Going into 2013, one of the biggest questions about the Eagles defense was how
“I’m learning, and every game I get comfortable,” Cole said. “You just build from every game and get used to the playing that position and learning different things that can help you out. That’s what I’m doing, I’m just trying to learn different things that are going to help me out because everybody’s different. I’m just learning every game.”
Cole officially has not registered a sack yet this season, though he was credited with one against the Kansas City Chiefs before the NFL changed the official scoring and gave it to
“The sack I got against Kansas City was (Cole’s) sack,” Barwin said. “But it’s just the way the rules are that I got the sack ... He’s getting pressure, and, really, the most telling stat is pressures rather than sacks.”
Indeed, even without the accumulation of sacks, Cole still leads the team in forced fumbles, with two, and, as Barwin mentioned, has been able to affect the pocket and generate pressure. His stunts and twists on the defensive line have also helped other players get sacks themselves. For example, on
The biggest adjustment for Cole has been in coverage. Whereas he only used to have to worry about rushing upfield and attacking the quarterback, now he has to be cognizant of the fact that his responsibilities could change in an instant, from being a pass rusher to dropping back in coverage. After a tough beginning, that part of his game has evolved markedly.
“I’ve improved a lot and think I’ve gotten good at just reading from run to pass,” Cole said. “I’m still learning, as far as coverage-wise, with my feet, opening up. It takes practice. You have to do that on the practice field and in the game.”
Cole has, in fact, flexed his improving coverage ability in live game action. Look no further than the job he did against Cowboys tight end Jason Witten on the second play of the second quarter last Sunday. Cole lined up covering Witten in the slot and forced an outside release, then ran with him step for step for 15 yards. Only at the end was Witten able to gain the briefest hint of separation, but by that time
“Yeah, I covered (Witten) downfield and (Wolff) came over the top with the help and it all worked as planned,” Cole said. “That’s the way it works. Everyone has to do their job as a team and as a defense and we’ll be good.”
“That was a great play,” Barwin said. “Not only was (Cole) right on (Witten), but for a guy who played defensive end for eight years to make that play – because that was a check; we’re in a defense, then we had to check our defense because of the formation. Trent got the check, changed his job right before the snap and then covered Witten down the seam. If (Witten) had got a better throw, (Cole) might have got an interception.”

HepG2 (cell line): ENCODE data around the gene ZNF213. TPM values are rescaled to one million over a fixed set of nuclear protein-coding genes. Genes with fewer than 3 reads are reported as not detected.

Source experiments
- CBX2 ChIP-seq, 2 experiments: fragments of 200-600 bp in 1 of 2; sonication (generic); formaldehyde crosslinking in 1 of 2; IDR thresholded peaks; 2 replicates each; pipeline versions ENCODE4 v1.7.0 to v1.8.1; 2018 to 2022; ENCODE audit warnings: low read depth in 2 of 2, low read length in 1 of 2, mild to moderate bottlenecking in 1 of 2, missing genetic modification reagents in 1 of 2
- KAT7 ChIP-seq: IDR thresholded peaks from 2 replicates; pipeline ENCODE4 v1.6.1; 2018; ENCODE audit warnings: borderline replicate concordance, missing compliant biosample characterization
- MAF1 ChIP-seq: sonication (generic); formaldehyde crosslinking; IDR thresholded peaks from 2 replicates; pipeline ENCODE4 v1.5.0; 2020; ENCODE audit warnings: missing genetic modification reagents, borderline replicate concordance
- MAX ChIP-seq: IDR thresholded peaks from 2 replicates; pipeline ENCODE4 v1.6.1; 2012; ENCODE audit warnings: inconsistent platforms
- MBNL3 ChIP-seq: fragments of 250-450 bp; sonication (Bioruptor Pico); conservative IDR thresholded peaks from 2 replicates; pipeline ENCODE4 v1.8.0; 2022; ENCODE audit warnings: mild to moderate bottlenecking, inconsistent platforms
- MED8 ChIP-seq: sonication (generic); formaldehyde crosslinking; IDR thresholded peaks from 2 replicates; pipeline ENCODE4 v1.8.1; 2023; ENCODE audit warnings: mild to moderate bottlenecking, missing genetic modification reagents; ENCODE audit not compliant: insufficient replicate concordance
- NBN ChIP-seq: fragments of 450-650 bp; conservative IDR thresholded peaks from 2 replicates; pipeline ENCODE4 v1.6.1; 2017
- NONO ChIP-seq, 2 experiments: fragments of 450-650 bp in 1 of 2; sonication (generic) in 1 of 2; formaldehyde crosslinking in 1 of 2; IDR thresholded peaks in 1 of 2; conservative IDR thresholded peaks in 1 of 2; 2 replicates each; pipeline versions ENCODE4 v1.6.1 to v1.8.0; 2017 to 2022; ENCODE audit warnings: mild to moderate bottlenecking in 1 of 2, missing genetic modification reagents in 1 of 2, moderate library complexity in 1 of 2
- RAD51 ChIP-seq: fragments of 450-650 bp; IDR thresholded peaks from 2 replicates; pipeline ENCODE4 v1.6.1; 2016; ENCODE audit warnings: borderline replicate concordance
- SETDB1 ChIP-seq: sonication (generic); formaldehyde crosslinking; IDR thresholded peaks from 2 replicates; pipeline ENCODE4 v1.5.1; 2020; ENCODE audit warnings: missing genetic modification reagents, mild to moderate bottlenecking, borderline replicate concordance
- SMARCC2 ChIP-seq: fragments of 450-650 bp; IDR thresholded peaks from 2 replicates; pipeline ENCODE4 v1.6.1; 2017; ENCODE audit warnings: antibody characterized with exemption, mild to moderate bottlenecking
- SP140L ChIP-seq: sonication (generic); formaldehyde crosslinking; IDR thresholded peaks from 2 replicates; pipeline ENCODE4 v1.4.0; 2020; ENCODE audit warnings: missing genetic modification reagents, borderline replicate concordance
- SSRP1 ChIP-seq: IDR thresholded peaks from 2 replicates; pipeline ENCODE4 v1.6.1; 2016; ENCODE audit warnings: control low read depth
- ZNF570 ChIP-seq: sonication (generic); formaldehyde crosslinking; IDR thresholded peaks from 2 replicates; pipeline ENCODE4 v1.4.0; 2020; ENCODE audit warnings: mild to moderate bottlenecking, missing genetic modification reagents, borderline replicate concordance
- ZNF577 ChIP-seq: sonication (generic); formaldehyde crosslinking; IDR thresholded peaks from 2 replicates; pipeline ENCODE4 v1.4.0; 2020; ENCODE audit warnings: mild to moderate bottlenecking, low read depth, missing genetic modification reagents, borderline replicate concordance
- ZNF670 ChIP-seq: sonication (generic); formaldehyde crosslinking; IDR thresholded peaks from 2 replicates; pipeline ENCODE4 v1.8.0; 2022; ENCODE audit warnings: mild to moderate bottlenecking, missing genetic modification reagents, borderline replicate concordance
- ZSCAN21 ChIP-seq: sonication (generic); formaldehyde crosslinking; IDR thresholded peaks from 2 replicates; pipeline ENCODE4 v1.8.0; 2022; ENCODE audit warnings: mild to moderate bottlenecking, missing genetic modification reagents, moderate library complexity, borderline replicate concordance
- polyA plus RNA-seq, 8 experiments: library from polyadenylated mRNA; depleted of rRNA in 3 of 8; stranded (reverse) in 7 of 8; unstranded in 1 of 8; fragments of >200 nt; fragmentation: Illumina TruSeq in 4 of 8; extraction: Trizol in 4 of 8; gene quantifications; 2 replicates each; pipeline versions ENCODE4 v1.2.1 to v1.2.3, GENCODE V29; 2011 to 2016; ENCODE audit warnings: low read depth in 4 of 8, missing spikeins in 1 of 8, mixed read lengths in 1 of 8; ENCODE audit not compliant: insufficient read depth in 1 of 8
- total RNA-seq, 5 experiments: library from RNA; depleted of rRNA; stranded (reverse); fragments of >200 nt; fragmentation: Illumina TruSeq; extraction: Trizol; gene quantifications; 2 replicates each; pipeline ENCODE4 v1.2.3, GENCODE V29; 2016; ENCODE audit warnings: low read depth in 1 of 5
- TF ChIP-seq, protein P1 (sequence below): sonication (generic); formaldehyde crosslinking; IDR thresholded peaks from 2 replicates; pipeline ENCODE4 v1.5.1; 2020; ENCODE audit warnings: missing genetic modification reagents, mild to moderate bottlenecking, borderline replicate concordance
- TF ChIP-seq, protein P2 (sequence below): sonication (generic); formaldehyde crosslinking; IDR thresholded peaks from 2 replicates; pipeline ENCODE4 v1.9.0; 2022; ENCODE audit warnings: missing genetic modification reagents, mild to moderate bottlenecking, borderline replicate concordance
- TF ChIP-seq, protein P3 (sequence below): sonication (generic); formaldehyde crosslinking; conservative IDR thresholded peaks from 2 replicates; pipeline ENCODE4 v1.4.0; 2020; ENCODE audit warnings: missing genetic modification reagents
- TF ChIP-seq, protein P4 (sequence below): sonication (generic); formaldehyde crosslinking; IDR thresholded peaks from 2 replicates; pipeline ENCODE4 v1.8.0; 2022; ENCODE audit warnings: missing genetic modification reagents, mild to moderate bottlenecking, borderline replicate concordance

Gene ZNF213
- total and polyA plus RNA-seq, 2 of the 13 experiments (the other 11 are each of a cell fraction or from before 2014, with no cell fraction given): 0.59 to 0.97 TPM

For good measure, later in the game Cole alertly leaked out to cover the running back in the flat and left Romo with nowhere to throw the ball.
“They tried to throw a quick flare pass towards our boundary on one play,” head coach Chip Kelly said. “(Cole) was in a peel blitz and ran with the running back stride for stride, and Romo had to throw the ball away.”
Cole had to alter his mindset and “learn to be happy with having really good games without having sacks” as a 3-4 outside linebacker in Bill Davis’ scheme, but his play has not been lost on his teammates. Barwin understands what Cole has gone through, as he started off in the NFL as a 4-3 defensive end with the Houston Texans before switching to 3-4 outside linebacker when Wade Phillips took over as defensive coordinator in 2011.
“I’ve been down that road, too,” Barwin said.“It’s hard because (the sack is) such a big stat for (the media) and certain people, but at our position, sometimes you rush and sometimes you don’t. It’s different than playing defensive end where you just rush every single snap, so I think (Cole’s) done a great job realizing what his role is and not getting down on himself when he’s not getting one or two sacks every single game.
“I had no doubt in Trent. I didn’t really know him personally, but just from watching him the last four years – he’s been doing it for eight years – but I’ve been watching him (from afar). Everybody in the league knows he’s just a football player and just a maniac out there. I had no doubt that he would be able to make the transition, but, I think, getting to know him and how open-minded he’s been to (making the switch) after playing defensive end for eight years at a high level – to make that switch at that point in his career has been really impressive.”
The willingness and effort have always been there with Cole, and he has proven a vital cog in the new 3-4 scheme. The sack may be the sexy stat, and hopefully that type of production will come, but Cole’s impact is being felt in a variety of ways on an Eagles defense that has steadily progressed along with him over the last month.
“I’ve seen Trent really improving in terms of what we’re asking him to do,” Kelly said. “Maybe his numbers aren’t what people think his numbers should be, but I think his contributions in terms of how he’s creating a lot of havoc in there – we've been really, really happy with him.”
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